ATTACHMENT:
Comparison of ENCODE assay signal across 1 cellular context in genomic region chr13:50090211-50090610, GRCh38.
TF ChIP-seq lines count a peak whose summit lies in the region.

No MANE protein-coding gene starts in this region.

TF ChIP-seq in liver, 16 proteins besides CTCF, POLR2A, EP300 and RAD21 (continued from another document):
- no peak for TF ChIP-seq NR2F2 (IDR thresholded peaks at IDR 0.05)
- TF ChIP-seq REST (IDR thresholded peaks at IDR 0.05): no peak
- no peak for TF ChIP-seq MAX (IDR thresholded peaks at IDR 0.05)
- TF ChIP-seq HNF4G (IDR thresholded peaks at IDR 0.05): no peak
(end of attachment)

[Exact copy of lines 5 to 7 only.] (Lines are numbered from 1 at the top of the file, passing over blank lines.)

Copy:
- no peak for TF ChIP-seq NR2F2 (IDR thresholded peaks at IDR 0.05)
- TF ChIP-seq REST (IDR thresholded peaks at IDR 0.05): no peak
- no peak for TF ChIP-seq MAX (IDR thresholded peaks at IDR 0.05)